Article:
Should Chattanoogans be banned from enjoying fresh eggs from their own backyards — especially when it's permitted in every other major city in Tennessee?
Not according to Chattanooga City Council member Chris Anderson.
On Tuesday, Anderson will propose an ordinance that, if passed, will allow Chattanooga residents to keep hens within the city limits. Copying a strategy that has worked in other cities, including Nashville and Knoxville, the legislation provides for licensing standards and requirements that limit chicken-related problems such as predators, noise, odor and waste removal.
Anderson's ordinance forbids roosters (hens can produce edible eggs without the help of males -- apparently a result of women's lib efforts), caps the maximum number of chickens allowed per home at 10, forbids the birds from being housed in front yards, and requires the hens be kept in a fenced enclosure that is either covered or at least 42 inches high. At night, the chickens must be secured in a covered, predator-resistant henhouse.
The enclosures and henhouses must be "clean, dry and odor-free" and kept "in a manner that will not disturb the use or enjoyment of neighboring lots."
Under the proposed ordinance, a prospective urban chicken owner would apply for a permit at the McKamey Animal Center for a $50 charge. That fee would cover the cost of the city's chicken coop inspections. After the first year of chicken ownership, Chattanoogans would pay a $20 annual permit fee.
Anderson even made his proposed ordinance risk-free by including a sunset provision that requires the City Council to revisit the law in a year. If the ordinance needs tweaking or the backyard chicken experiment is somehow unsuccessful, appropriate actions can be taken.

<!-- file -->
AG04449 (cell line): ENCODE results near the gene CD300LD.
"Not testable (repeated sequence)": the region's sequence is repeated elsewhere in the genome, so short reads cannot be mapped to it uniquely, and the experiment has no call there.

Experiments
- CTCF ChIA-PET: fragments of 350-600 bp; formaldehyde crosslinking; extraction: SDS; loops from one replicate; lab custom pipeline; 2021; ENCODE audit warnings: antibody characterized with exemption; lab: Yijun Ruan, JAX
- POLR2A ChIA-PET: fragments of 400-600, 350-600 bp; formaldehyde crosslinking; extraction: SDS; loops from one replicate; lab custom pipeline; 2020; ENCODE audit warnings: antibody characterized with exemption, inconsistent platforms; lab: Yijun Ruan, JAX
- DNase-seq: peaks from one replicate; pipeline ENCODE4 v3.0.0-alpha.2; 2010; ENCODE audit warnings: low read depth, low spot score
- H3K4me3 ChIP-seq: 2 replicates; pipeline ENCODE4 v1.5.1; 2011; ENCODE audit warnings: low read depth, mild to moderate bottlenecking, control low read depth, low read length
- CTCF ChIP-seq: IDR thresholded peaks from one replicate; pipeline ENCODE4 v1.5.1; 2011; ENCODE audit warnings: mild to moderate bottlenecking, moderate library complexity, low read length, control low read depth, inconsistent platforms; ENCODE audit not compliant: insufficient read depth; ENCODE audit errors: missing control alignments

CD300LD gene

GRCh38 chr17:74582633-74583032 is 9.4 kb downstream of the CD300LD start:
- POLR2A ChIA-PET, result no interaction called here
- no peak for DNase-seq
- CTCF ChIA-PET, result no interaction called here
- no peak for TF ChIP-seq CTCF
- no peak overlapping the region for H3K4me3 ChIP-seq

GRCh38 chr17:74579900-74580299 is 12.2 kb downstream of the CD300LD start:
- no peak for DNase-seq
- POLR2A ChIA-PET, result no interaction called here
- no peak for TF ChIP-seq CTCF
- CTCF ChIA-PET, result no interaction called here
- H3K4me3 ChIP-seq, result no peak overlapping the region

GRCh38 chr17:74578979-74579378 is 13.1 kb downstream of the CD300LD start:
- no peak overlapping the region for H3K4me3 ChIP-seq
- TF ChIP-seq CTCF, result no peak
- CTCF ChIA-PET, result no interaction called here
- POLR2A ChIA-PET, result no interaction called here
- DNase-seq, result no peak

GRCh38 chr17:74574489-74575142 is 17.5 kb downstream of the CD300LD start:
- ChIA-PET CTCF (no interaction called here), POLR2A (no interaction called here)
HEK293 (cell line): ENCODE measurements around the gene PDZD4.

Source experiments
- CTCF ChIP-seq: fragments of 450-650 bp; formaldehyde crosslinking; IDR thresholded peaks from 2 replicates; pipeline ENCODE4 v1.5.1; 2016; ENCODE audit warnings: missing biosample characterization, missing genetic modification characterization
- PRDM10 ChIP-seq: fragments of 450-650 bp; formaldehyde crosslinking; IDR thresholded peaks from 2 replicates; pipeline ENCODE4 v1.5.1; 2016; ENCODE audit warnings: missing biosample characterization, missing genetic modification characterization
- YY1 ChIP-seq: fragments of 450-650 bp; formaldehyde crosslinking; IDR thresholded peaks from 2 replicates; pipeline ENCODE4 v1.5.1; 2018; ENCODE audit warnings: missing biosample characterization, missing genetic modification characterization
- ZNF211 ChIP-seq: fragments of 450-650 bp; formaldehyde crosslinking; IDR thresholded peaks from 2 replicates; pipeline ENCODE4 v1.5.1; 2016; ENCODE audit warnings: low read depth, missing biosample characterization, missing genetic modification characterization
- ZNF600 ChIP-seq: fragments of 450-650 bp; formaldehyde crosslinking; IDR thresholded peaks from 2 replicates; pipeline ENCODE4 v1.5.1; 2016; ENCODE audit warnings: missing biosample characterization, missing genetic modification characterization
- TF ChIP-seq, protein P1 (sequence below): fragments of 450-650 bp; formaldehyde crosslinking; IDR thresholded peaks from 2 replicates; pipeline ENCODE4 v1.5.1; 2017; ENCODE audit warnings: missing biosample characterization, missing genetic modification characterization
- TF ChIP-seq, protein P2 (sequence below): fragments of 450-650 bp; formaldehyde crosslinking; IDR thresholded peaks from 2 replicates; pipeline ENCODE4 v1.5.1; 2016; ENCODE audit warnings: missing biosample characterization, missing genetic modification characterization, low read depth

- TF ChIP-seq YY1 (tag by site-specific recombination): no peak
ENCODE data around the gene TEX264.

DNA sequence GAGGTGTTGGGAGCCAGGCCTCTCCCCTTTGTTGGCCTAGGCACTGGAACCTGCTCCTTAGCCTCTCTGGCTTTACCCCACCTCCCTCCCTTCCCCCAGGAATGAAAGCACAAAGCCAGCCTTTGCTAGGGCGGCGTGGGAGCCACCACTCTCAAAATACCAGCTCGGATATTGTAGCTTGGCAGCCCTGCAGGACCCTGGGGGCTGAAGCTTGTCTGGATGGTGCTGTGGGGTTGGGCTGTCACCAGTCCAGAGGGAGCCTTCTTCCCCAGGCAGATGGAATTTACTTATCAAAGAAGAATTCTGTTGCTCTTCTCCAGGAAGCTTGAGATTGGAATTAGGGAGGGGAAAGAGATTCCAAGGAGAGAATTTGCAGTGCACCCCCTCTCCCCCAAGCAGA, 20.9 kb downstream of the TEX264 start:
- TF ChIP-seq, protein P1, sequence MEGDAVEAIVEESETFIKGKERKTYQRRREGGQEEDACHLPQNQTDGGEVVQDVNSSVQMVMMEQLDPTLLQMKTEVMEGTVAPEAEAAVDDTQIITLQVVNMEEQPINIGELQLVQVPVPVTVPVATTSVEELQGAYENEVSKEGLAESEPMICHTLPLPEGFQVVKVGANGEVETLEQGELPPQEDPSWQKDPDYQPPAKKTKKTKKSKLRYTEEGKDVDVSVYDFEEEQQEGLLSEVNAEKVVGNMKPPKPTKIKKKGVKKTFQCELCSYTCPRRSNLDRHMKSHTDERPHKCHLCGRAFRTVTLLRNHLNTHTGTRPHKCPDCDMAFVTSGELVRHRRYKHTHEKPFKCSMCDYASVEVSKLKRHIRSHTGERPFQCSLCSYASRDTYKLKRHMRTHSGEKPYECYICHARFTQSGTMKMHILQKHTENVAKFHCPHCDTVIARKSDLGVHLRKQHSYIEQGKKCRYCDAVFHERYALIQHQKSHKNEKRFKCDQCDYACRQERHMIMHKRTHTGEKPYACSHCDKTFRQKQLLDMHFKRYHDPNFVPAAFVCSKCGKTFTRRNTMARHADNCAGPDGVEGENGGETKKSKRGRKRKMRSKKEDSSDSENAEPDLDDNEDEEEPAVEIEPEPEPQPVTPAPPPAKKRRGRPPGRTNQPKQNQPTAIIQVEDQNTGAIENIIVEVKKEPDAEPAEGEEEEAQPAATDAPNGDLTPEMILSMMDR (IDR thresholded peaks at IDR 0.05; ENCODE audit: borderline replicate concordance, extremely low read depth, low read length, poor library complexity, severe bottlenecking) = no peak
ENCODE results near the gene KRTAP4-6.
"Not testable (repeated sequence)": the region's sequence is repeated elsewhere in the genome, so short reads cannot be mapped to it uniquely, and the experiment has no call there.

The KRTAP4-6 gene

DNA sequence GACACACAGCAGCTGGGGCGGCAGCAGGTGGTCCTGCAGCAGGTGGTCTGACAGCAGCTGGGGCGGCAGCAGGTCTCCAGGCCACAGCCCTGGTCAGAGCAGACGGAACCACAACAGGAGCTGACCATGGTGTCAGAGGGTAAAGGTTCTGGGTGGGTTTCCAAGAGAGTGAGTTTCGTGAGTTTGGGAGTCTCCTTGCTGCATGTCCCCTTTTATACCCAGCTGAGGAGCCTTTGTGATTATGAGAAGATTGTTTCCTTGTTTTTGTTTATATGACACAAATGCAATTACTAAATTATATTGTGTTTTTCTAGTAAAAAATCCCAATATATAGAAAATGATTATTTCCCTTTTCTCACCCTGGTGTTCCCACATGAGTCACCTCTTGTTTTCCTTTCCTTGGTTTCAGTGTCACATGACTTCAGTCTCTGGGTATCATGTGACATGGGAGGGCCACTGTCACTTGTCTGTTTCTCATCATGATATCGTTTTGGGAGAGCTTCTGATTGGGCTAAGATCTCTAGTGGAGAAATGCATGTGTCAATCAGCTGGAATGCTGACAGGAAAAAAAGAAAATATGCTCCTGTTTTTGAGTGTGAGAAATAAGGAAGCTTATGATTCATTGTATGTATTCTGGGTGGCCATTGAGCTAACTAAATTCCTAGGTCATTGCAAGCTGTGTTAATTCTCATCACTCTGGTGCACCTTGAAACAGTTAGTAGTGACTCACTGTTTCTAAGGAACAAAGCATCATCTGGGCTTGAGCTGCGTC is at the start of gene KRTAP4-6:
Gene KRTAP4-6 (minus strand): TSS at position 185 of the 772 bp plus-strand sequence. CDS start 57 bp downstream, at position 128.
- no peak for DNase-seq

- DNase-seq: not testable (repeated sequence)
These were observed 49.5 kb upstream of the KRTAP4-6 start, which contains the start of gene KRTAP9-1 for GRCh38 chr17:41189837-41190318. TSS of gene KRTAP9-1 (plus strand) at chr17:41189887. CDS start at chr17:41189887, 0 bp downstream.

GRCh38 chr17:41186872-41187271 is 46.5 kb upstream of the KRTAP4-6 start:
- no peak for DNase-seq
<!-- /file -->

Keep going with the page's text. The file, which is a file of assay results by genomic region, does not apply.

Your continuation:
Backyard chickens have become a growing trend in cities across America in recent years. Atlanta, Memphis, Chicago, Denver, Los Angeles and Seattle all allow urban chickens.
The idea is popular locally, too. In an October 2012 poll on the Times Free Press website, nearly 70 percent of respondents supported allowing backyard chickens in Chattanooga. Other towns in Hamilton County, such as Signal Mountain, allow hens with great results and minimal problems.
Urban chicken enthusiasts embrace the convenience of being able to get fresh eggs from chickens that grow free of hormones and eat a healthy, controlled diet from their own backyards. There are other benefits to backyard chickens, as well. The hens provide insect control, produce useful fertilizer, engage urban children with nature and teach them farming practices, and even become beloved pets.
With basic regulations like the ones included in Anderson's proposal, it's hard to imagine a reasonable case against allowing backyard chickens.
The plan to overturn the backyard chicken ban gets the Chattanooga City Council off on the right foot by recommending to repeal a ridiculous restriction. Anderson clearly believes that it's better for government to allow as much freedom as possible, rather than micromanaging citizens' lives. We'll soon see if other council members agree.
For freedom-loving Chattanoogans, Anderson's efforts to allow residents to keep a few pet hens in their backyards is a step -- or, at least, a peck -- in the right direction.